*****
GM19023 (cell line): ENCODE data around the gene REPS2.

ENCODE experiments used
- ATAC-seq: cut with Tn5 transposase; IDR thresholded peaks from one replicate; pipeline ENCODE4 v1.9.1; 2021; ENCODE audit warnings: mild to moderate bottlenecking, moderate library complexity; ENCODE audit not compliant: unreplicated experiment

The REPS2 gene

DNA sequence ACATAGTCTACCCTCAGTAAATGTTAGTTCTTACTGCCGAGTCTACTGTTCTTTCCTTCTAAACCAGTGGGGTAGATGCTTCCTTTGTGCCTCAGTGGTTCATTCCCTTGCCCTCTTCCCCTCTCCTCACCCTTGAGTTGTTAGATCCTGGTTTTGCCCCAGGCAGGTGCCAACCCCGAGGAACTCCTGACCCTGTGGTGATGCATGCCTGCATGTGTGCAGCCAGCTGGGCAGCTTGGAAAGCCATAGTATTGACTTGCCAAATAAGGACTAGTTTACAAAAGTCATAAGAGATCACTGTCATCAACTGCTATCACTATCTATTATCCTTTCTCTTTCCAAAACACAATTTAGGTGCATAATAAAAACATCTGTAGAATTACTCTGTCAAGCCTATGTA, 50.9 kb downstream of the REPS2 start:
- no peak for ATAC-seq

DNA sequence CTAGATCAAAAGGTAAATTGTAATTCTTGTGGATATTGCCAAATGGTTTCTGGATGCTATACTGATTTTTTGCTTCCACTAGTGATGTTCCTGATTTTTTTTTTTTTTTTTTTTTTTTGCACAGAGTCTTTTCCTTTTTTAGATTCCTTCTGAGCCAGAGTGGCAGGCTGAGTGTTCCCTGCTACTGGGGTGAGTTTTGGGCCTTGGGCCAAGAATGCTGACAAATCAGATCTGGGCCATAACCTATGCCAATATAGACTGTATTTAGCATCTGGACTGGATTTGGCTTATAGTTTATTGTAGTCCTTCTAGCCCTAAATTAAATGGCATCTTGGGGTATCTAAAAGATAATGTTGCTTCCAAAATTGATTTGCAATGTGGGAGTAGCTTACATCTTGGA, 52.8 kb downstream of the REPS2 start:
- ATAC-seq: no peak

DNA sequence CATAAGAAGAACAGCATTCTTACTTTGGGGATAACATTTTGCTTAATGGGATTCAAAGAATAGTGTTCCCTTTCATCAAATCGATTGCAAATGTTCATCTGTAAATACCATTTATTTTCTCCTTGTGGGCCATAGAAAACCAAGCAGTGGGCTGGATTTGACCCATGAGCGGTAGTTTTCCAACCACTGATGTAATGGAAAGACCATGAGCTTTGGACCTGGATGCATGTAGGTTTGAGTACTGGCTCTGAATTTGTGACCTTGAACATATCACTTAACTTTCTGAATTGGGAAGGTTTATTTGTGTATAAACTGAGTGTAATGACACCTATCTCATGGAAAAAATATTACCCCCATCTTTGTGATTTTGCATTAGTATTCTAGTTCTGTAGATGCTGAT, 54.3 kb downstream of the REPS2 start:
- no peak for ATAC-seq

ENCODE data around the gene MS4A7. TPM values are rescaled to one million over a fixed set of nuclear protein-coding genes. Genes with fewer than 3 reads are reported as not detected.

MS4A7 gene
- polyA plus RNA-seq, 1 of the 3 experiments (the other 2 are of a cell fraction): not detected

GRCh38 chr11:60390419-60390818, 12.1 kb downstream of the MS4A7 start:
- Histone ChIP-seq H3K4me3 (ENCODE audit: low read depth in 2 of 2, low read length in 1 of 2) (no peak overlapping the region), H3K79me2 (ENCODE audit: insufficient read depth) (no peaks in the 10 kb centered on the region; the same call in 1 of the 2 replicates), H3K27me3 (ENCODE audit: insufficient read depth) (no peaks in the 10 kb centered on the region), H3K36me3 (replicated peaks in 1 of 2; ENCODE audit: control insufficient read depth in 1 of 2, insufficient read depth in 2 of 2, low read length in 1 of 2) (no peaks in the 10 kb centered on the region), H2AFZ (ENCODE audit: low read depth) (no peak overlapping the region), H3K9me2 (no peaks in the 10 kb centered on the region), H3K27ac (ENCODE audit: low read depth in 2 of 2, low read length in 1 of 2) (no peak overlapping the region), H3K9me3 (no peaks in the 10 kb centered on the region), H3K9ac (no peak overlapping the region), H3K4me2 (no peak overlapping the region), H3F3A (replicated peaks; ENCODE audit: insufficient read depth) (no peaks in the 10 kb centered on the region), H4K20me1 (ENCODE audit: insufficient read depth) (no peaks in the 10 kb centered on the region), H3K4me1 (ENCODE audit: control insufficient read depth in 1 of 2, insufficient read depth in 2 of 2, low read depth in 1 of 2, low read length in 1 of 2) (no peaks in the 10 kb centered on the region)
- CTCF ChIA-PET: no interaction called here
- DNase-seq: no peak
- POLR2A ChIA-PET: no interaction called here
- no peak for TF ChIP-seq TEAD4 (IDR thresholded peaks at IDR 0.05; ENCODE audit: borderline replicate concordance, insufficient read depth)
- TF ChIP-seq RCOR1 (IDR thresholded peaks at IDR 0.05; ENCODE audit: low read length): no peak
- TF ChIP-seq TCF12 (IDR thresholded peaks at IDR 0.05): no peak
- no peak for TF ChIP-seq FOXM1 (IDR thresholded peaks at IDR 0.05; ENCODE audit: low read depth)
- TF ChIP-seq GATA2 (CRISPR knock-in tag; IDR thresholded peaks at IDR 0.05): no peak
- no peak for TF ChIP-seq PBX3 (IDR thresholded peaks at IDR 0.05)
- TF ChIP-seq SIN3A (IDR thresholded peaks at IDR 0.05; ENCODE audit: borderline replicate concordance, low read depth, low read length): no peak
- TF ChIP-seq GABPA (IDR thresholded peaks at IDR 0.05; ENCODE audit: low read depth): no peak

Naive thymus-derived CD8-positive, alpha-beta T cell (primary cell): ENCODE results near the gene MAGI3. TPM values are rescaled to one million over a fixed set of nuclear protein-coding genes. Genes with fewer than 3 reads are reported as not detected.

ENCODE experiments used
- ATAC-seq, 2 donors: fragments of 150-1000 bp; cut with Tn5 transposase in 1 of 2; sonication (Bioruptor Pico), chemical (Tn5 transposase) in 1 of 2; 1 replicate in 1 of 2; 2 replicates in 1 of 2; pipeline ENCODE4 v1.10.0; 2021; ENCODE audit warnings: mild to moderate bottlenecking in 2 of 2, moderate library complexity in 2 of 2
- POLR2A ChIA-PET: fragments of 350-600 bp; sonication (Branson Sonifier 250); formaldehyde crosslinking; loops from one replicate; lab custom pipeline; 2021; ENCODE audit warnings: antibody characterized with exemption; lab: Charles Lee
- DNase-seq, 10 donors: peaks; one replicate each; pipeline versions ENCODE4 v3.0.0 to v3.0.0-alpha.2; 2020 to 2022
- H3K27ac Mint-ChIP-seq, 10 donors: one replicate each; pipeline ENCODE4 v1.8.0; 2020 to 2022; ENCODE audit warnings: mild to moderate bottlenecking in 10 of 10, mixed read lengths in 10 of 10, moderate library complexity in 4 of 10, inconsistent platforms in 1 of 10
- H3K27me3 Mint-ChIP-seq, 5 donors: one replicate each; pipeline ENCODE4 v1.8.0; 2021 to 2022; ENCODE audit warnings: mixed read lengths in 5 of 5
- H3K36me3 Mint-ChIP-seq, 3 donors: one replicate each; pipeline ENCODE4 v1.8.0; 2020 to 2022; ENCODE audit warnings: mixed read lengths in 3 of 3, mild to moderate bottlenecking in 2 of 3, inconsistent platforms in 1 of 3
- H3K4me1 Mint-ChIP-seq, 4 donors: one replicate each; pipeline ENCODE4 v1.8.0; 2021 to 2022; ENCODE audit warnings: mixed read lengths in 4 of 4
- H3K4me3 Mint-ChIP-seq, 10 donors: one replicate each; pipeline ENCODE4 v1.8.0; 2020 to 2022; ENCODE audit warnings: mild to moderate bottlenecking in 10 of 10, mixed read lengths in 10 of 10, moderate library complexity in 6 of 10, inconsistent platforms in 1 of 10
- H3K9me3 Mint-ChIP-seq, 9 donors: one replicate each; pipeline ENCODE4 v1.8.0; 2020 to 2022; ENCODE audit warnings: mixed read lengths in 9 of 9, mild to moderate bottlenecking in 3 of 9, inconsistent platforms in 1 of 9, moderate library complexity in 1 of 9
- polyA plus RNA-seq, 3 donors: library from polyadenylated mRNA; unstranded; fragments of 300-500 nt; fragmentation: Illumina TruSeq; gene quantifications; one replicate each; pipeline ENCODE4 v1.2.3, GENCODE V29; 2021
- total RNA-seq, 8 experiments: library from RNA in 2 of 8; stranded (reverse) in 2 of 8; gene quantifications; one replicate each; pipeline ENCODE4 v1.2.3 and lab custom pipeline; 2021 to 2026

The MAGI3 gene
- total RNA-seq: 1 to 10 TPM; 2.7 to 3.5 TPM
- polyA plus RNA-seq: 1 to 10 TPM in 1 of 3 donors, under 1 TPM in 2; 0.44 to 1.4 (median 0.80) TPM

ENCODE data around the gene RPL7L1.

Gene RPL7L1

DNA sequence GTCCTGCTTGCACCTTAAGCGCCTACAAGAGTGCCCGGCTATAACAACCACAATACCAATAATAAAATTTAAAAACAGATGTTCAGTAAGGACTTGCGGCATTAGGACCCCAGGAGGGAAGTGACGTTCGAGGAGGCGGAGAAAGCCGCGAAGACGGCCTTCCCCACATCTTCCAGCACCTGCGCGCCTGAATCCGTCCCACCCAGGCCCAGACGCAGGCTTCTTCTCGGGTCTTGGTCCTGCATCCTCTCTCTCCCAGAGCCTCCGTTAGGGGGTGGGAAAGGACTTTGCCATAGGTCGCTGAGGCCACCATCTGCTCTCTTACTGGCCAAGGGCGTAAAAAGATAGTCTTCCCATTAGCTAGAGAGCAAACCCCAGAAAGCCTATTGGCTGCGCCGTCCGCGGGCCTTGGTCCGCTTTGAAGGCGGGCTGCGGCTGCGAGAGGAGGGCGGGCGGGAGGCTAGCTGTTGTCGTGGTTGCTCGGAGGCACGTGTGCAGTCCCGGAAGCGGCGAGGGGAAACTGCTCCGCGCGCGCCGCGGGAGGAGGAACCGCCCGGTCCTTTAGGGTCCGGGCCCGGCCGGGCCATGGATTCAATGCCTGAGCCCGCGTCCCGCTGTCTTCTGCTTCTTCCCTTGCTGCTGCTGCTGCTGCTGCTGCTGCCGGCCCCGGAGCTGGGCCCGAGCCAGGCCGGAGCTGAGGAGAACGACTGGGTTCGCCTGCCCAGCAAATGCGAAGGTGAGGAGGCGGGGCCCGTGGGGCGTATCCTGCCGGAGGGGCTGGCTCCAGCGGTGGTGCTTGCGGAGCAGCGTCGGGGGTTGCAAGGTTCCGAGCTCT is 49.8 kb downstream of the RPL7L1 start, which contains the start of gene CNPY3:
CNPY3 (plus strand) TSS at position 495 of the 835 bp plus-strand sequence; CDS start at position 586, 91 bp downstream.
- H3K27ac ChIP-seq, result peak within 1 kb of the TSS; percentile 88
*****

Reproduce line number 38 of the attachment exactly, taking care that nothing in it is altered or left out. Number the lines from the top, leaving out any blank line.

- polyA plus RNA-seq, 3 donors: library from polyadenylated mRNA; unstranded; fragments of 300-500 nt; fragmentation: Illumina TruSeq; gene quantifications; one replicate each; pipeline ENCODE4 v1.2.3, GENCODE V29; 2021